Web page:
TULSA -- It was a highly anticipated Double-A debut, and Julio Urias didn’t disappoint in what was a largely efficient outing in Tulsa's 1-0 loss to the San Antonio Missions (Padres). In a game that was a clear change of pace from the previous night, Urias’ quick outing was a well-received gift to my travel plans.
Urias struck out four in his five scoreless innings, allowing only two singles and a walk.
Here are some thoughts on tonight’s game in Tulsa:
It lacked the dazzle to match his reputation, the seemingly cool customer showed some signs of rattling in the second, but I still came away impressed with his performance tonight. Urias grew into his velocity ,sitting low 90s early in the game before reaching 94-95 mph more consistently in the second and third before trailing off again in the fourth. Whether you want to base it on age or Urias’ still getting stretched out in the early season, there is enough reason to not give concern to the velocity dip in the fourth and fifth. Urias could still reach back for 94 mph when he needed it.
Urias actually pitched better off the fastball around 91-92 mph. Throwing in the mid 90’s during the second inning, Urias showed some negative tendencies in a slight head whack and some effort in the arm action. Effort to him that is, because the ball looks so easy coming out of his hand most of the time. The fastball had decent run, but he pitched up more often with the pitch and it would flatten out. Overall command of the fastball was average, but it flashed better later and and at lower speeds.
Urias’ off-speed pitches were flip flopped from my prospect profile of him, with the change-up being the more effective offering. Urias’ curveball was still an above average offering thrown with two distinct speeds and break. Unfortunately, he couldn’t get the early slow breaker called for strikes, and hitters appeared to read the harder curve out of hand. It wasn’t hit hard, it just didn’t miss bats like it was intended to.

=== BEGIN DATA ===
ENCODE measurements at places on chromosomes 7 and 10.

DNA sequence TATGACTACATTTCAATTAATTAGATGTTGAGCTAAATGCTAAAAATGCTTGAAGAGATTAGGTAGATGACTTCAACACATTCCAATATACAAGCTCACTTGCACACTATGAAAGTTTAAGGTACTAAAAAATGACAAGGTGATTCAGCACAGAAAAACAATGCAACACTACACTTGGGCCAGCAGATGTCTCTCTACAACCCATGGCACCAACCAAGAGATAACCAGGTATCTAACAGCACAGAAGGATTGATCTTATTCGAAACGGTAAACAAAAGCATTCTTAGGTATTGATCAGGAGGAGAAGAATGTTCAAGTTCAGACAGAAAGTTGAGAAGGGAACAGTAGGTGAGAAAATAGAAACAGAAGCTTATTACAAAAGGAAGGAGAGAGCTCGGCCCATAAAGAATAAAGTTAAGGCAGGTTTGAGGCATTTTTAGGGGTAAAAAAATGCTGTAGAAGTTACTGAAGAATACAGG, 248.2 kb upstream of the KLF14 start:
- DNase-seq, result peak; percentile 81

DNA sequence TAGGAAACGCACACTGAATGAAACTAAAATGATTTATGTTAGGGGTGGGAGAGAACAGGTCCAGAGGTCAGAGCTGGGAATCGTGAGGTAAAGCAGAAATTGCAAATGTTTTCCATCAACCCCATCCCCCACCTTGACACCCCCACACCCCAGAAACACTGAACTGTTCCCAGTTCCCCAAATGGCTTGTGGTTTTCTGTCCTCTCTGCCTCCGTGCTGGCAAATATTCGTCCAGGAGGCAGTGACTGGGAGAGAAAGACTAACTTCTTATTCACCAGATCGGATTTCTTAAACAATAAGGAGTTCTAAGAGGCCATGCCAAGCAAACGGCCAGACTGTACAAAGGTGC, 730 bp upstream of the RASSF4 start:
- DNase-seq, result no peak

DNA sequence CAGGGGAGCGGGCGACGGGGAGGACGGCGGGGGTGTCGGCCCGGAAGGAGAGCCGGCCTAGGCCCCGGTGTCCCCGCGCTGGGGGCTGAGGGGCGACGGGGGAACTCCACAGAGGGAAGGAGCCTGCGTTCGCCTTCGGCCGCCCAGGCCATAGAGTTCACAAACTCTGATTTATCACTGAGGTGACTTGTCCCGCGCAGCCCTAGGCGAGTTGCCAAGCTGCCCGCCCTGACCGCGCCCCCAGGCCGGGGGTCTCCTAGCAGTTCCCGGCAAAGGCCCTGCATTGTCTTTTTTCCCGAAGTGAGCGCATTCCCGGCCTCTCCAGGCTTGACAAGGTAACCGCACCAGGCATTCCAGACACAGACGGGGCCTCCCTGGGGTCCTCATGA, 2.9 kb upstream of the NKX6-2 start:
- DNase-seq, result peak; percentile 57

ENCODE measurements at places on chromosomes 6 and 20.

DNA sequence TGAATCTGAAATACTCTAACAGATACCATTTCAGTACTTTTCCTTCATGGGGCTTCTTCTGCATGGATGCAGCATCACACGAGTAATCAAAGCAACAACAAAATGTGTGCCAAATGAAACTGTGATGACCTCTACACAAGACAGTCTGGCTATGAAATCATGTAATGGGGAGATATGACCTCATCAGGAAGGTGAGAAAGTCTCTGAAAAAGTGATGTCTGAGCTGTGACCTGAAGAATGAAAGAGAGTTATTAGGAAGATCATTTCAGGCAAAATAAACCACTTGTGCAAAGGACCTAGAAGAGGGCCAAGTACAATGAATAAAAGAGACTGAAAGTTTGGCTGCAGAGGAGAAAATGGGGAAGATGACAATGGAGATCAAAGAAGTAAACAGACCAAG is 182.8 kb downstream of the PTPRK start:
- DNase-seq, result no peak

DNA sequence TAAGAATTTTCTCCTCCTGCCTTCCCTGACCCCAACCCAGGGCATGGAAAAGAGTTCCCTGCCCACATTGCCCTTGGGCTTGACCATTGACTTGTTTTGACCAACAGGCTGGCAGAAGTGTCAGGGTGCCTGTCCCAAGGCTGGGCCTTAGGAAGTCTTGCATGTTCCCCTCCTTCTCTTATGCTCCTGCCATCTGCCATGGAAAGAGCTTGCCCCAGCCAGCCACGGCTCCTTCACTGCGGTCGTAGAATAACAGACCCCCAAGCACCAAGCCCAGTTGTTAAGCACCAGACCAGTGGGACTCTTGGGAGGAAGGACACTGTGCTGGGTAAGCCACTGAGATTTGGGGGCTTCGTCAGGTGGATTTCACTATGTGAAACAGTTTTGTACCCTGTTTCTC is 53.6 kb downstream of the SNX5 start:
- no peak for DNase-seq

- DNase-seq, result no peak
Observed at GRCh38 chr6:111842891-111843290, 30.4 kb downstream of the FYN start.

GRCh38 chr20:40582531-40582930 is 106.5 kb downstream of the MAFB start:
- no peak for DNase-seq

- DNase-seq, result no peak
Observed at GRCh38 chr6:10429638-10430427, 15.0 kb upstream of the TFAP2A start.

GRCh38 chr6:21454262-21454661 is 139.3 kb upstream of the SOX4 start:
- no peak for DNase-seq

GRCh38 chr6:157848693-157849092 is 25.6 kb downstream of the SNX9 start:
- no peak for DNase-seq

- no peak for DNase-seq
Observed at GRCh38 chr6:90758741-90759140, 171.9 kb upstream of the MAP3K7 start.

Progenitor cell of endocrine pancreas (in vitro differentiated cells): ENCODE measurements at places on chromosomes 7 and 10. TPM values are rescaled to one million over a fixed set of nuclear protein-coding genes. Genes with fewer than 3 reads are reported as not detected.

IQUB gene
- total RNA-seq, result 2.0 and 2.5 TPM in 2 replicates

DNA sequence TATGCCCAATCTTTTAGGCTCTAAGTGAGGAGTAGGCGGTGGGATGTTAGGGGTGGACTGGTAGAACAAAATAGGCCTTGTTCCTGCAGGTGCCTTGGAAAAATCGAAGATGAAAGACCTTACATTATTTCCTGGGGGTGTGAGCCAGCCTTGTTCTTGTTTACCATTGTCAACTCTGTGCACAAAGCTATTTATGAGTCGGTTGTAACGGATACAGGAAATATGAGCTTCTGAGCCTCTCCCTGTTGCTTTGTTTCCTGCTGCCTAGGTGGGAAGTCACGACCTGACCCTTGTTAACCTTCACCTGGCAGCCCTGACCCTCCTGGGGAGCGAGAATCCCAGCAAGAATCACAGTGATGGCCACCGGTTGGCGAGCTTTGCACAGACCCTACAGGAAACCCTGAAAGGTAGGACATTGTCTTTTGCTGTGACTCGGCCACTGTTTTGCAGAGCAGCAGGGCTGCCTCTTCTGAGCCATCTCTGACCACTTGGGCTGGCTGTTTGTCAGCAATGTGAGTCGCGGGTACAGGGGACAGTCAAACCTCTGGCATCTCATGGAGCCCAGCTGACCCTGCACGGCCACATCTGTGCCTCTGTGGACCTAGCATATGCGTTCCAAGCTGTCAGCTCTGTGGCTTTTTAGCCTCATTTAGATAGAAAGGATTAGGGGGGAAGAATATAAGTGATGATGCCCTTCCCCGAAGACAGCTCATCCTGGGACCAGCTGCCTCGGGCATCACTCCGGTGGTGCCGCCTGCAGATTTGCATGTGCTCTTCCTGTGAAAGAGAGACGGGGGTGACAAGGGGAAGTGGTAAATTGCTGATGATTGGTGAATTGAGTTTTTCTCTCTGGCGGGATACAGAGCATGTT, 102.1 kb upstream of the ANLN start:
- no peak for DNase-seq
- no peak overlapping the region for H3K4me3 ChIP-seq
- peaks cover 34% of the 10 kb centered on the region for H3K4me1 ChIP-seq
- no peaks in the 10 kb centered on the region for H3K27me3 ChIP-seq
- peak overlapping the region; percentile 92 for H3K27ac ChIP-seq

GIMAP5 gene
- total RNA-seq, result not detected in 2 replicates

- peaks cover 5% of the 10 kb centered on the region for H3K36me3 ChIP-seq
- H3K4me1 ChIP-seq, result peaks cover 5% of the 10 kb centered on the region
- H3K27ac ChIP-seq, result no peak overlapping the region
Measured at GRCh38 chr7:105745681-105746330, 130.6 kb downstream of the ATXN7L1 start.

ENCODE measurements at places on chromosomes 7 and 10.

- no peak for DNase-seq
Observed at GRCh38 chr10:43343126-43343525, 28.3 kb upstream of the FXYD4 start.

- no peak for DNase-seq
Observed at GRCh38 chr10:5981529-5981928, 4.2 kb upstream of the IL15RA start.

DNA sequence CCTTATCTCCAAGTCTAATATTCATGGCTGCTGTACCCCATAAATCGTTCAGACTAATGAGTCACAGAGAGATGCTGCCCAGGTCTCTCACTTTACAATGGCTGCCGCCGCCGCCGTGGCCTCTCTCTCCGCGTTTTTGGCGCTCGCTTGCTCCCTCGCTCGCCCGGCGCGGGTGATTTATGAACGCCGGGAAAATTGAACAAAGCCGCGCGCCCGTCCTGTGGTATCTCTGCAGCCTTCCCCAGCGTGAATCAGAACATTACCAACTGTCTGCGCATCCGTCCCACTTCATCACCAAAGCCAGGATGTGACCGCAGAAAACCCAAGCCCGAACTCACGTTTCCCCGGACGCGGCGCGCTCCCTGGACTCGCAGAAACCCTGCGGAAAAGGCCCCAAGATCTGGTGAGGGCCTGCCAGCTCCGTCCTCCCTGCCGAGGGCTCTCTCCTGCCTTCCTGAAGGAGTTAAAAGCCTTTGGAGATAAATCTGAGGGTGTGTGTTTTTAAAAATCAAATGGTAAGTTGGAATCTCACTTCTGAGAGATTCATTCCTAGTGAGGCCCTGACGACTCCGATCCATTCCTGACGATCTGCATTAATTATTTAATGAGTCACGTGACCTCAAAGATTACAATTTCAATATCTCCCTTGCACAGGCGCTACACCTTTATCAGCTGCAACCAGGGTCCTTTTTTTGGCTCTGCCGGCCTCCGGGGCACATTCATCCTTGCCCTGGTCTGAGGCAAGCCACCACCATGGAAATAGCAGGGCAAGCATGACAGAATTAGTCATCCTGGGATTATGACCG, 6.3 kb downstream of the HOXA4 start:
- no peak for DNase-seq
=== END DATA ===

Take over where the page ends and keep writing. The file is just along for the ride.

The change-up both missed bats and generated the weakest swings of the night. The arm speed was terrific and the fade on the pitch could get righties to chase. He grew into his confidence with the pitch and it was a real weapon for him after the second inning.
It’s too early to call it a book, so the chapter on Corey Seager in the early going is that he’s going to be aggressive on fastballs in the zone, and I don’t necessarily think that’s a bad thing. He’s got the bat speed and plate coverage to hit anything hard that’s thrown across the plate, and he’s not missing on them either. Tonight it put him into some pitchers’ counts with early foul balls, and it lead to him being fooled on an off-speed pitch for a strikeout, but the approach is what you want to see from a young hitter with his talent. He’s confident, and he’s aggressive, and he will learn through this approach which pitches he can drive and which balls to let go for a potentially better opportunity later in the at bat.
Seager tattooed a ball foul that missed the foul pole by several feet, but gave a good indication to the power that he possesses. The exit speed off the bat and carry looked tremendous.
It was another quiet night defensively for Seager, but he did flash his range on a play up the middle. Again, his hands are soft, his upper body actions are smooth, and Seager has a strong accurate arm. However, on two occasions tonight, I was a little surprised at his more sudden footwork. It wasn’t a hinderance and it didn’t affect his ability to make the play, it just wasn’t typical and looked a little mechanical.
The outing looks great in the box score with three perfect innings and four strikeouts, but Chris Reed’s stuff left something to be desired. Reed sat 86-88 mph with a sinking fastball that didn’t show the same weight that I saw on video evaluating him. Reed’s change-up and slider both generate swings and misses, and could be better than average. It’s early in his transition to the pen and I don’t want to put too much stock in his debut, but it’s safe to say I’ve over-ranked him.
Another ball to his left and another iffy defensive play from Brandon Dixon. It’s just two plays, but Dixon’s footwork and range to his left leave something to be desired. You’d hope a player of his length playing second would cover ground better, but his quickness may be no better than average. Again, it’s just two plays and the tiniest of samples, it’s just my early observation.